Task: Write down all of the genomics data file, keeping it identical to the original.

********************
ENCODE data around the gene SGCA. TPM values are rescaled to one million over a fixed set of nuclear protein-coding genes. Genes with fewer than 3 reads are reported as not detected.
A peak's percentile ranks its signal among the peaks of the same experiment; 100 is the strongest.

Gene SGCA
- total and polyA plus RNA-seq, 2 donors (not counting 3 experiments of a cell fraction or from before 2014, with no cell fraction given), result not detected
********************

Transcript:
ENCODE data around the gene SGCA. TPM values are rescaled to one million over a fixed set of nuclear protein-coding genes. Genes with fewer than 3 reads are reported as not detected.
A peak's percentile ranks its signal among the peaks of the same experiment; 100 is the strongest.

Gene SGCA
- total and polyA plus RNA-seq, 2 donors (not counting 3 experiments of a cell fraction or from before 2014, with no cell fraction given), result not detected